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School improvement costs rise in Jackson

School improvement costs rise in Jackson

Rising construction costs are causing problems for Jackson County Schools as it attempts to complete $9 million of much-needed capital upgrades. With projects out for bid and work underway, estimates are showing that it will cost 25 percent more than expected — $2.22 million — to carry out the original construction plan.

“There’s a lot of things driving the cost of construction,” said Darin Allison, director of capital projects and facilities for Jackson Schools. “Number one being the building climate right now is nothing like anyone’s seen in the Southeast since the late ‘90s, early 2000s.”

Costs have rebounded since the recession, Allison said, and there are a limited number of quality tradesmen available to perform all the projects that need doing.

The cost overruns are so severe, in fact, that Allison has axed three needed projects from the docket, bringing the immediate shortfall down to $1.2 million. The three projects to be delayed are replacing the chiller and boiler system serving the D, E and science wings at Smoky Mountain High School, replacing the HVAC unit for the B building at SMHS and replacing the school’s cafeteria roof.

“We had to totally reprioritize and try to come up with the most critical needs first,” Allison said.

“Not that those last three projects aren’t critical needs, but they are lower in the priority sheet,” added Acting Superintendent Kim Elliott.

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The projects included in the $9 million of spending are all nuts-and-bolts endeavors to address the basic functionality and safety of the system’s schools. They include HVAC replacements, reroofing projects and water system upgrades.

“We have very little leeway in reprioritizing,” Elliott said. “We believe we’ve done a good job of reprioritizing the highest needs at the highest levels, so we don’t have the ability to shuffle projects of a lower priority down because we’ve already done that.”

During an August work session, county commissioners discussed the cost overruns and how the county might address them.

“Timing in this conversation really matters,” said County Manager Don Adams.

Currently, there is about $1.3 million available in the fund that would go toward the school projects, so pulling $1.2 million out to cover the overruns would just about wipe it out. However, the fund accrues more dollars each quarter from sales tax revenues, so more money will be available as time goes on.

Commissioners expressed a commitment to seeing the school projects through. At their Aug. 28 meeting, they voted to appropriate an additional $627,000 toward the school projects. More could be allocated in the future. The goal is to have the work done by March 2020, and the school system is currently busy managing a variety of other projects, so there is some time to work with.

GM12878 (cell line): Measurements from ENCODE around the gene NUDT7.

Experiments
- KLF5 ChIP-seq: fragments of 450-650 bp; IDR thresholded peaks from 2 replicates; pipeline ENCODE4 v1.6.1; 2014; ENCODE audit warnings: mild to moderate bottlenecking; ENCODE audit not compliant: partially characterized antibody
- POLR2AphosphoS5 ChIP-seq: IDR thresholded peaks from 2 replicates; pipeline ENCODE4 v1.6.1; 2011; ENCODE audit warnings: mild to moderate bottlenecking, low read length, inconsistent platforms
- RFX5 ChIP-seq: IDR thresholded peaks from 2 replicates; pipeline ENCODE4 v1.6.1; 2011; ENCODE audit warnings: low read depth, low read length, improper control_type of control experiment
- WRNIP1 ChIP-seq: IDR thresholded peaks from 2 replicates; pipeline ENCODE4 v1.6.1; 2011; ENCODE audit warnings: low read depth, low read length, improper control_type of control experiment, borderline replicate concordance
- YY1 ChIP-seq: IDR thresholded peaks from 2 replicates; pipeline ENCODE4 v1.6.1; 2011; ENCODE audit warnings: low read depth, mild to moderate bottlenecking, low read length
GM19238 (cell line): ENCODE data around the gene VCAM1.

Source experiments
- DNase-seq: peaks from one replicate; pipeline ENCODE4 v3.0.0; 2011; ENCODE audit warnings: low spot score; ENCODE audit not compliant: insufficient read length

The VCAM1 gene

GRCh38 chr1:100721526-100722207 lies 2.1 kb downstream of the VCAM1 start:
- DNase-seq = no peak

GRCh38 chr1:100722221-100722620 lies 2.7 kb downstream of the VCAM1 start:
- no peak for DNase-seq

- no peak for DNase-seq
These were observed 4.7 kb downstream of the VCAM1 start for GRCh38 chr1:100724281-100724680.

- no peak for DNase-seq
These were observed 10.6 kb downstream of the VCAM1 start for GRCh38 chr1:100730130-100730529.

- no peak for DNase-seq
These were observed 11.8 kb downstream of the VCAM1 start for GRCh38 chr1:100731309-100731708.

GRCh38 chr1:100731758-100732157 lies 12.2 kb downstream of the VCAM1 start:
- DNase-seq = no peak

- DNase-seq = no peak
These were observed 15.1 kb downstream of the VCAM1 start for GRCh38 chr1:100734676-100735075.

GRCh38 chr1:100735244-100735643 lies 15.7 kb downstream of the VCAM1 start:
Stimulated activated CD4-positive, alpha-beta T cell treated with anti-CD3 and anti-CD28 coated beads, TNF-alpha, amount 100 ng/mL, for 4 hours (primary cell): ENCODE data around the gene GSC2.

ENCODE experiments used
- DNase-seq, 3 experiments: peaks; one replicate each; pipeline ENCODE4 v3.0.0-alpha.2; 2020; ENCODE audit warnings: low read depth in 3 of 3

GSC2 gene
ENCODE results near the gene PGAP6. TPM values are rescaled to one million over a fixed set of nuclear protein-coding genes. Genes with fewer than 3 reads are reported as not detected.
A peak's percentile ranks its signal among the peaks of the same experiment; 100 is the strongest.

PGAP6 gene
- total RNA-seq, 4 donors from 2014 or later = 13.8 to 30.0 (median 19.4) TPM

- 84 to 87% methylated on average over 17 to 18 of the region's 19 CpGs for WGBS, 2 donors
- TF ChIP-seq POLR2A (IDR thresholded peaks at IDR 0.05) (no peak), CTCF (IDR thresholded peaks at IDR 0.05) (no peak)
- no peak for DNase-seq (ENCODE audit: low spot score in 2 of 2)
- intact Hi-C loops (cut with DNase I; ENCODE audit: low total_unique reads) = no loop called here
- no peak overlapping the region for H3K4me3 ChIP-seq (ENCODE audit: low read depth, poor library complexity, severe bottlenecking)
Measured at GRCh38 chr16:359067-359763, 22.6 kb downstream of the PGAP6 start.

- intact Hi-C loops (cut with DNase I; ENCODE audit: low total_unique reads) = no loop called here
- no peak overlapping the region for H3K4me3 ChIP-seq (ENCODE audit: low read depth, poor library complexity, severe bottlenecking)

However, getting the entire project load done, including the three projects that have been placed to the wayside for now, could be another story. Allison estimates those three projects will cost about $977,000, but that number is based on a 2014 assessment — costs have risen since then.

In addition, the school system is having issues with the water towers at Blue Ridge School and Smokey Mountain Elementary School. Recent water testing shows that neither school has a water quality issue, but the tanks themselves have outlived their usefulness.

The plan is to create a new, ground-level reservoir system at Blue Ridge and connect into the Eastern Band of Cherokee Indians tribal water system at Smokey Mountain. The aging water towers would then be retired. However, those projects will carry a hefty cost as well. Elliott is hoping that the school system can land a Community Development Block Grant from the state administered portion of the federal grant program to fund them — grant eligibility is based on the economic need of the school’s population — but it won’t be until next year that grantees are announced. The application deadline is Nov. 1.

“It is a competitive grant,” Allison said. “Getting the reporting back in a timely fashion is a hurdle for that, but the fund allotment totally depends on how many school systems within North Carolina are approved for the grant.”

Jackson County does have one bright spot in its quest to fund these school improvements. The $9 million is funded through a Qualified Zone Academy Bond loan, which allows the school system to borrow the money with 0 percent interest. Back when the QZAB loan was being discussed, Adams told commissioners that it would save the county $2.3 million over the 15-year term. So, while rising construction costs have caused issues for Jackson Schools, the county is able to address the problem from ahead of the starting line rather than from behind it.

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